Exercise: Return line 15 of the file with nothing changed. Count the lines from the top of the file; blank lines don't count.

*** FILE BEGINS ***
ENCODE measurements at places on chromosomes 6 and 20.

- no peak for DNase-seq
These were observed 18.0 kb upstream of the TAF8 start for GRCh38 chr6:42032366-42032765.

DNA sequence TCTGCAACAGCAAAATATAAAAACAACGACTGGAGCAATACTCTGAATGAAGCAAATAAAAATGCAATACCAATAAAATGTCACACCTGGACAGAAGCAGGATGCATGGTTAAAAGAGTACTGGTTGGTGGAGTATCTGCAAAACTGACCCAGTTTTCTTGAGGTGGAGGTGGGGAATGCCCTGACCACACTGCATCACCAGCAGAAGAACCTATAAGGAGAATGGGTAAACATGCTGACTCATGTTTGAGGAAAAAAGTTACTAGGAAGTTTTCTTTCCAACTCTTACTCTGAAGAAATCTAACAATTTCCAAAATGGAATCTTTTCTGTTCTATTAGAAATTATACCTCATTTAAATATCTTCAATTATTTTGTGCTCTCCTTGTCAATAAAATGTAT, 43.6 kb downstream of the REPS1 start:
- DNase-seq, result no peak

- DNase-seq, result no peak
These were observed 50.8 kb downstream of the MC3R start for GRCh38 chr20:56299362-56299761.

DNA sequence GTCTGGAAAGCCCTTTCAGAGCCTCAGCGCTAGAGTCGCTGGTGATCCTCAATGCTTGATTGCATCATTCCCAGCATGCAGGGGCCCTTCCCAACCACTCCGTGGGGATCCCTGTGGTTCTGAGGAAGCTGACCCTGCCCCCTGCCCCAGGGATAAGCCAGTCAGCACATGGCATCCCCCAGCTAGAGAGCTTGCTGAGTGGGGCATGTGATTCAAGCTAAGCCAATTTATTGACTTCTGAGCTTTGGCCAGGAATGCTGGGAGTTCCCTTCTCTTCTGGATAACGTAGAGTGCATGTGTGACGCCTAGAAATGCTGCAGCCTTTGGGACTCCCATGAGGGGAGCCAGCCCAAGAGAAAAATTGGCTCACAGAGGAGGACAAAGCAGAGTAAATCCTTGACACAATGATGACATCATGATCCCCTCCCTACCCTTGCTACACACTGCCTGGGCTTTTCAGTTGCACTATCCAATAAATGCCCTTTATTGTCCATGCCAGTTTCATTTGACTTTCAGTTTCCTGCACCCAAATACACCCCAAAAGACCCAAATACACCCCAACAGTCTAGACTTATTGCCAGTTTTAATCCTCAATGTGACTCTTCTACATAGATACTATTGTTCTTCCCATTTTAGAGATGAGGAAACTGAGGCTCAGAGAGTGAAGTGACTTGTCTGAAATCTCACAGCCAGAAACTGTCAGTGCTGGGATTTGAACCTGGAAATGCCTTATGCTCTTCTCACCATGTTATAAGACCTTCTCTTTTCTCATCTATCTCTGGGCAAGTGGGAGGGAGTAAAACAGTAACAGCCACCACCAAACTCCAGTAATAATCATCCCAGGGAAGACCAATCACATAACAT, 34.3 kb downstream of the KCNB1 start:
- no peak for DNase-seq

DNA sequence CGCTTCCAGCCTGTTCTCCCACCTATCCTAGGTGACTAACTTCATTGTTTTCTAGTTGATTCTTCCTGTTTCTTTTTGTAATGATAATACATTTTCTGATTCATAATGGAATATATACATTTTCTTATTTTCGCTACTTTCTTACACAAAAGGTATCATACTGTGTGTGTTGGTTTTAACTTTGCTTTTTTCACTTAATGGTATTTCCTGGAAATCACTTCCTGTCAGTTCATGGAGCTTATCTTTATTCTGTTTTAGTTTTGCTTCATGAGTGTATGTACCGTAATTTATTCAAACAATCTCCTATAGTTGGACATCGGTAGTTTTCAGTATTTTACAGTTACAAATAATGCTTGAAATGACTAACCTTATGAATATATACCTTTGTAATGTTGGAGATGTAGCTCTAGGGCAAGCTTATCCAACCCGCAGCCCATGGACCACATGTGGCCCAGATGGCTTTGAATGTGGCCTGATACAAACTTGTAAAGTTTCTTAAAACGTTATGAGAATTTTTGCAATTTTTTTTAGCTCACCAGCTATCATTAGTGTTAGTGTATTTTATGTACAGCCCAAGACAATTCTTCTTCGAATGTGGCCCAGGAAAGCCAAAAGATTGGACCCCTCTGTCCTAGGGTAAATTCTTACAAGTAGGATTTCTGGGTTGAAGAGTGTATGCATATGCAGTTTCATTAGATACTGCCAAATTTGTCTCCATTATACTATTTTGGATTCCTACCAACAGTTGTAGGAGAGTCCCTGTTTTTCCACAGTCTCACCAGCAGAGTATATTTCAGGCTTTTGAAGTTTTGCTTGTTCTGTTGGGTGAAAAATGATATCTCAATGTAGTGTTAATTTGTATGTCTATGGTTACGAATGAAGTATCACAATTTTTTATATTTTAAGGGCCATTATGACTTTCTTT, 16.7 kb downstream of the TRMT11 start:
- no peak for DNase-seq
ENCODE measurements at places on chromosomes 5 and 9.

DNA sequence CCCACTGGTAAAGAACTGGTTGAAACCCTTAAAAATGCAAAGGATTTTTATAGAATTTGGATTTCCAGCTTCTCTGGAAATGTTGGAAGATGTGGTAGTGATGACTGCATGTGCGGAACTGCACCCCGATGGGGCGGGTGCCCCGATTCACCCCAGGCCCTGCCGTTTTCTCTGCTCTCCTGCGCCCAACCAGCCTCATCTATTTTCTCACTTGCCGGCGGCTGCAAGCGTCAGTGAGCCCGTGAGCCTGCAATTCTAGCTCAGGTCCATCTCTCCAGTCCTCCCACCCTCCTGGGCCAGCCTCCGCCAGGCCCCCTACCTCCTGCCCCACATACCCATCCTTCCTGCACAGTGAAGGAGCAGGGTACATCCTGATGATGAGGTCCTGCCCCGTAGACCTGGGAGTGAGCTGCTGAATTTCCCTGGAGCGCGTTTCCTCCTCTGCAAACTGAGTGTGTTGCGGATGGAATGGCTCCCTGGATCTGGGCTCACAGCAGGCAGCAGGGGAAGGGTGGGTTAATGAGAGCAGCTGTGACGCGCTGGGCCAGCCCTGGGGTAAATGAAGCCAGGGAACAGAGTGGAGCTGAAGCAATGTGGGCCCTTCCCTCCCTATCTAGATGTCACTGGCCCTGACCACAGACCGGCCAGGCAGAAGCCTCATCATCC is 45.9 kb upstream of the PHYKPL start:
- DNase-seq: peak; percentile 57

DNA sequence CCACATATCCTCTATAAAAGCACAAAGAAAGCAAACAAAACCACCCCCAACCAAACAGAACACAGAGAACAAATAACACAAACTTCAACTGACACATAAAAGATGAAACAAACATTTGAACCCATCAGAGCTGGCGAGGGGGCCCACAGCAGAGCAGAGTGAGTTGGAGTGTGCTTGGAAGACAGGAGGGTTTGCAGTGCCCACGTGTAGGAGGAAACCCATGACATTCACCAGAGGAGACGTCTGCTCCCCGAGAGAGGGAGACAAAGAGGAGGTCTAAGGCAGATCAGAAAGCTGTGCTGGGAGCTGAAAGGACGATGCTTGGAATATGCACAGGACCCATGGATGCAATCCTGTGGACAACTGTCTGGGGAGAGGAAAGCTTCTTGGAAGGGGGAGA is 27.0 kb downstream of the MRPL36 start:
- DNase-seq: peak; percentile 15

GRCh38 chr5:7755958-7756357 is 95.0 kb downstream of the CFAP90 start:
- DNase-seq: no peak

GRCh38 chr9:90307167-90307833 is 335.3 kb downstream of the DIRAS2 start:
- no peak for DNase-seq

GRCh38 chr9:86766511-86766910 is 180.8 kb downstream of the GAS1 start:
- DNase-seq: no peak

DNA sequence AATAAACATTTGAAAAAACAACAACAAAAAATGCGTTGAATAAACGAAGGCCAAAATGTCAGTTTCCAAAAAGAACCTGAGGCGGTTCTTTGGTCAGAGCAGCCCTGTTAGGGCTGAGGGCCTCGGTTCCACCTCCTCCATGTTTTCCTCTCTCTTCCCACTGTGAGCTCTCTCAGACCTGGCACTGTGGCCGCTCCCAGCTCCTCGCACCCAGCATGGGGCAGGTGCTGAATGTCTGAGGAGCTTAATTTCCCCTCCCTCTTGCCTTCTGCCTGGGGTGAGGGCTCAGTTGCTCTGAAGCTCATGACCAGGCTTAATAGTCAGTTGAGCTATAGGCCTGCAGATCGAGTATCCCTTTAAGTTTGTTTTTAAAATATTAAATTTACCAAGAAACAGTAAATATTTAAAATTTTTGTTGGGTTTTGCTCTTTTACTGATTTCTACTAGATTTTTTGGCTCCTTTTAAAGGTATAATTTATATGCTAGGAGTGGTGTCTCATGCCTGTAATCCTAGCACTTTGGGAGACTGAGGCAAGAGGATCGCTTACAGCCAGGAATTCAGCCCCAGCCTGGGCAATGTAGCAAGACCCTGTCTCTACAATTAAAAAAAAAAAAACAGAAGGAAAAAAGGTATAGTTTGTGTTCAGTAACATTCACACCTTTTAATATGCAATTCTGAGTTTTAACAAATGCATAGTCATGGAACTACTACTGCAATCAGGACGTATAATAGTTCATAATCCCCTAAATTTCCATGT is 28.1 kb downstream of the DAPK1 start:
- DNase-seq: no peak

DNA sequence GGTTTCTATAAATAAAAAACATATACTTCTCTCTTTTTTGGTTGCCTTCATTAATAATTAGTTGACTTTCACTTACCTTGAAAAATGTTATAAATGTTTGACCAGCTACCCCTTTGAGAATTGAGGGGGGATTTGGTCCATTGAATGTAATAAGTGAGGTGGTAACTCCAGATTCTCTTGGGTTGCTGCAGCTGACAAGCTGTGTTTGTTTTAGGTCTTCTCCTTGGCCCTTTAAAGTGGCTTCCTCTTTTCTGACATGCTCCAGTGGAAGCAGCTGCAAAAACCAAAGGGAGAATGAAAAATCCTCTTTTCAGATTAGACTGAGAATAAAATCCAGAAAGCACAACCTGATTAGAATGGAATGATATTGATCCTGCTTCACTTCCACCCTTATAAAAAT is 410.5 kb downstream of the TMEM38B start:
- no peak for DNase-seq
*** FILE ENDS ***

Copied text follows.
DNA sequence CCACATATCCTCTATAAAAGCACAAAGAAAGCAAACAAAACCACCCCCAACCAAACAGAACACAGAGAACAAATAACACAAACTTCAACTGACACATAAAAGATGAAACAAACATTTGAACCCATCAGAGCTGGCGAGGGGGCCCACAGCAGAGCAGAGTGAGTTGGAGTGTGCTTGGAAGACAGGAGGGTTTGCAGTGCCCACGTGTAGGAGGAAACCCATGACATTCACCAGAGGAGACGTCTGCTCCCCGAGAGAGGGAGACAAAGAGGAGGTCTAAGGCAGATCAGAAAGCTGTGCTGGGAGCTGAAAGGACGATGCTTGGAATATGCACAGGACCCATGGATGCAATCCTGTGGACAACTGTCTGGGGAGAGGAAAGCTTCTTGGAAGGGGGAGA is 27.0 kb downstream of the MRPL36 start: